One of the greatest conflicts in the ancient world was between Athens and Sparta. In fact, the history of ancient Greece was dominated by the conflict between these two different cultures. Both cultures ended up leaving an important legacy to the world.
- On one hand, the culture of Athens left a legacy of art, drama, architecture, philosophy, the enjoyment of wealth and opulence, the idea of a governmental democracy, and a strong navy.
- On the other hand, the government of Sparta left a legacy of asceticism, military supremacy on land, and oligarchy (rule by a few).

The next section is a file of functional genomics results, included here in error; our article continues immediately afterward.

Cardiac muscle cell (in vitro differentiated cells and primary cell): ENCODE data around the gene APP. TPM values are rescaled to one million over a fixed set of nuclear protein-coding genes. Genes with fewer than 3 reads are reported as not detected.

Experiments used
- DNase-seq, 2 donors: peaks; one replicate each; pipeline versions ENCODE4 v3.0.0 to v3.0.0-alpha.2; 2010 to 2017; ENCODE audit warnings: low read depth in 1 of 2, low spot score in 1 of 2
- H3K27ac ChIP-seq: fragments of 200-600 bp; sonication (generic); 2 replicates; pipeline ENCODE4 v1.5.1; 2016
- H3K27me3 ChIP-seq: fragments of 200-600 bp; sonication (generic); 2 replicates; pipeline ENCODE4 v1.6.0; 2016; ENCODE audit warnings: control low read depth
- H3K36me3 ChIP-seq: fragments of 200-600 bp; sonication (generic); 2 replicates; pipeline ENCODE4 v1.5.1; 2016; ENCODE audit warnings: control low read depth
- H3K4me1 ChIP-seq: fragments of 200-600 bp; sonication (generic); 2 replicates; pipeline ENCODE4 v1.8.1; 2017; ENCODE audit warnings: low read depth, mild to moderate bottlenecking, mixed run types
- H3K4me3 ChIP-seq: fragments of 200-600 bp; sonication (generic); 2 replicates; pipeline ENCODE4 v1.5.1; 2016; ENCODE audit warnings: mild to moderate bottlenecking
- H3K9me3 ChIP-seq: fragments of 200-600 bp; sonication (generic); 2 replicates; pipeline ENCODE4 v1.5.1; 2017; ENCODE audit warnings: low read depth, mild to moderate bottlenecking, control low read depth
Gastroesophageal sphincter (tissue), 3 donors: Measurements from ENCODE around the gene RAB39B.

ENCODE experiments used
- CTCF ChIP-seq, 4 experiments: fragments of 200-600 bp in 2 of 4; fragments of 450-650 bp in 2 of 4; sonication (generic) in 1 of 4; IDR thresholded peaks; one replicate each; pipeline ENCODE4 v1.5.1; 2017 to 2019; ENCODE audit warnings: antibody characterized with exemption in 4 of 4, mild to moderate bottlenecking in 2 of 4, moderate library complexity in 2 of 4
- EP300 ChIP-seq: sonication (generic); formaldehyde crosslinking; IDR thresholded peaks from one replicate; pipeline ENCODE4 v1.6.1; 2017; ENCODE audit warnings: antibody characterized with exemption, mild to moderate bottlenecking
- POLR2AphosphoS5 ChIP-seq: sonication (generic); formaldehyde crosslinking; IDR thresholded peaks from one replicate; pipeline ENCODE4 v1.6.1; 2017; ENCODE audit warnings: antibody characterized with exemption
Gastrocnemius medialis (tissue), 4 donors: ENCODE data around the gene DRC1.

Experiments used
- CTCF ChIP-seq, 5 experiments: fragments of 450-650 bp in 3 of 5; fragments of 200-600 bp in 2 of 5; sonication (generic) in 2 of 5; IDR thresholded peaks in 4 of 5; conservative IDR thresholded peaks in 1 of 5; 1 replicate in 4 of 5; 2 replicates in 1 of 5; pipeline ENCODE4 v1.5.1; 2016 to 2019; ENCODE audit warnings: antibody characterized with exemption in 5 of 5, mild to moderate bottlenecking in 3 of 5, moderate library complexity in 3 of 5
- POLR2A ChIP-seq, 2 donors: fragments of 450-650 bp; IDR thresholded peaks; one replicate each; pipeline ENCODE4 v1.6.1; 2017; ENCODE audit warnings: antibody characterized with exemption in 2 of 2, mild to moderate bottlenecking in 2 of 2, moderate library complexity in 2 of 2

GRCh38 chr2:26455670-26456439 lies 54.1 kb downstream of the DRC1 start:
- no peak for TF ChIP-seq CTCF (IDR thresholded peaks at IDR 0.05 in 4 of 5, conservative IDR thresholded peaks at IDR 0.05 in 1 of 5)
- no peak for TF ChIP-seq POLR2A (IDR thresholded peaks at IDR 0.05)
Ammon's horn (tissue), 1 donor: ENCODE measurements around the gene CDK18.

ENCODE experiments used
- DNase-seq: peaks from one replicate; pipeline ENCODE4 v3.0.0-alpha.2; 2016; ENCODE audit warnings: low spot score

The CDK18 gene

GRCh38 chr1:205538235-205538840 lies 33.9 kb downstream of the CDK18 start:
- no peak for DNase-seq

These two societies fought repeatedly between the years of 500 BC and 350 BC. Their clash was a fight between two civilizations in the fullest sense. Each believed their society and their way of doing things was the correct way. They fought in different ways and they ran their societies in different ways. Most of what we know about the Spartans comes from the writings of the Athenians, because the Athenians were the ones who spent their time writing and thinking. And since the Athenians didn’t like the Spartans, the writing is somewhat biased. I believe, and have always believed, that being a successful job seeker requires you to be more of a Spartan than an Athenian. In fact, I would propose that a great deal of what is wrong with our current economy is due to many approaching our careers and our jobs like Athenians rather than Spartans. I’ve witnessed what appears to be a decline in a solid work ethic, job finding skills, and the ability to do good work in the United States since I was a young child. It seems to me that this decline is just getting worse and worse. Most people use all their sick days each year, even if they aren’t sick. Many people who aren’t working spend years unemployed and refuse to take a job unless it pays as much as their last one. In the automobile industry, unions have contributed to a slow death among American automobile companies by demanding more and more benefits and less and less work. Our government is bailing out companies and banks when they can’t make a profit. Our leaders are intellectuals with no experience running armies or groups. Worst of all, there is something developing in this country where we reward people for making mistakes. For example, between 2000 and 2005, hundreds of thousands of Americans made an incredible amount of money buying and selling houses. Now that the economy has started to slow down and they are no longer making money, we are stepping in to fix all of this. It’s like a child running back to their parent for help. Our health care costs are incredibly high compared to other cultures. The people of our country are unhealthy and don’t watch their diets. Our highest paid workers in the law and other disciplines form communities online where they spend more time complaining about what they make than appreciating what they have. Our jobs in this country have migrated to places where people can do them cheaper and who are hungrier for work. With manufacturing, it happened already with jobs migrating to China. In the information technology sector, our jobs are going to places like India. Our country is getting fat, lazy, and developing a massive sense of entitlement. We are turning into intellectuals as opposed to soldiers. Our children spend time playing video games and not learning. Our national test scores are going down on an almost annual basis. We are innovators in many sectors, but something is changing. We have a sense of entitlement about what we deserve and yet we don’t deliver. Much of the success we experienced in the recent past has been the result of financial chicanery and financial manipulation. The cultural icons of our youth are other kids who never worked. Some of our most popular shows at this point in time are about people who aren’t even required to memorize lines. Instead, a camera follows around young adults on shows likes The Hills, as they go on dates and socialize. Our country spends more than it saves. Our government has a deficit and most households do as well. There is something going on in this country that is more “Athens” than it is “Sparta,” and it’s dragging us down. I know there isn’t a lot you can do about what’s going on–and I know you may not agree with me. However, what you can do personally is be more “Sparta” than “Athens,” and being more “Sparta” than “Athens” is something that can help you reap incredible rewards in your career. As I will discuss below, being more “Sparta” than “Athens” will enable you to: (1) get a job more quickly, (2) be more effective in your existing job, and (3) survive in all economic conditions. In ancient Greece, Sparta had the most feared military force there was. The Spartan soldier was, and still is, legendary. A Spartan soldier’s training began at birth and the Spartan soldiers never lost a battle in the conflicts that waged between the small city-states of ancient Greece. When a baby was very young, it was tested for weakness and deformity. Babies were bathed in wine shortly after being born by their mother. The babies that survived the bathing were brought by their fathers before a governing body of Sparta (a council of elders known as the Geousia). Babies that seemed as if they would be unlikely to become strong soldiers, or who were considered “puny,” were thrown in a gorge to die. If a baby made it past this stage and died in another manner later on, they were not even allowed a headstone. The only Spartans who were allowed headstones were those of soldiers who died in battle where Sparta was victorious, and women who died in childbirth or a divine office. For those who were allowed to live, the training of the Spartan solider was nonstop and savage. Spartan boys began formal military training at the age of seven in what was called the Agoge system. The boys lived communally and were given grueling physical training and learned to work with weapons at a young age. Men couldn’t live with their families until they left active military service at the age of thirty. Spartan men remained in the reserves until the age of sixty. Plutarch, a Greek historian and essayist, wrote that for many Spartan soldiers, going to battle was a welcome relief from the grueling training: “For the Spartans, actual war was a holiday compared to their tough training.” What is so significant to me about this early aspect of Spartan training, is the incredible focus that the young were forced to develop . Their lives were all about their jobs and they were toughened and taught to be “warriors.” Instead of being coddled by schools, they were toughened by schools. They were pushed both physically and mentally in these schools. The emphasis in the schools was not on being academic. For example, while Spartan boys studied reading, music, and writing, the boys were punished if they failed to answer questions laconically (i.e., briefly). The idea for Spartans was that they were to be warriors who were educated but didn’t sit around debating the nature of good and evil, for example. The idea of intellectualism and debate was not something that was part of Spartan society. A Spartan was trained as a soldier whose job was to get something done. While I am not sure I would be all that comfortable with the Spartan educational system, what makes it so interesting is that it emphasized utility and action over the converse. Focus was most important. By being focused, you are much more likely to reach your point than by talking around the truth. The Spartans’ educational system was geared towards this focus. In modern society, our academics will traditionally sit around debating this or that. Our best students are often those skilled in the art of giving long-winded answers. Lawyers spend a great deal of time debating this or that, and this makes up a giant portion of what goes on in our culture. Students in school are coddled and given the sorts of learning environments that “nurture” them. While I am not going to debate this in great detail, I would go so far as to argue that the nurturing of our modern educational system gives people in the United States a certain sense of entitlement about what society owes them, instead of what they owe society. This coddling ends up instilling a sense of entitlement that may go on in people’s lives forever and continually put them in the role of being takers rather that doers. This is not something that would have happened in Sparta. In Sparta, failure wasn’t allowed. According to Thucydides, when Spartan men were going off to war, their mothers, wives, or a woman of significance in their lives would present them with their shield and the statement “With this, or upon this.” This meant that the solider could only return to Sparta having won the battle, with their shield in hand (“with this”) or dead (“upon this”). Spartans who returned to Sparta without their shield were presumed to have thrown it at their enemies then fled–something that was punishable by death or banishment from Sparta. The entire Spartan culture was one that enforced incredible discipline upon its soldiers. For example, one Spartan legend discussed a man who ran away from battle and back to his mother. Instead of comforting him, the mother chased him around the streets hitting him with sticks. In our current society, failure is allowed. While there is nothing wrong with failure, it should never be an attractive option. Celebrities and well known figures repeatedly go into rehab for drugs and alcohol. We quit jobs if we don’t feel we are treated as well as we could be. We coddle people for failing and give them “easier” tasks to do if one task seems too difficult for them. Our government steps in if people make horrible economic choices and doesn’t allow them to fail. We pay people unemployment who get fired from their jobs. We bail out companies with government money that are making bad products that no one wants to buy. When a Spartan went off to battle, he had no choice but to succeed. There would be no warm homecoming for him if he failed. Consequently, the Spartans didn’t fail and always won their battles among the city states of ancient Greece. According to one commentator: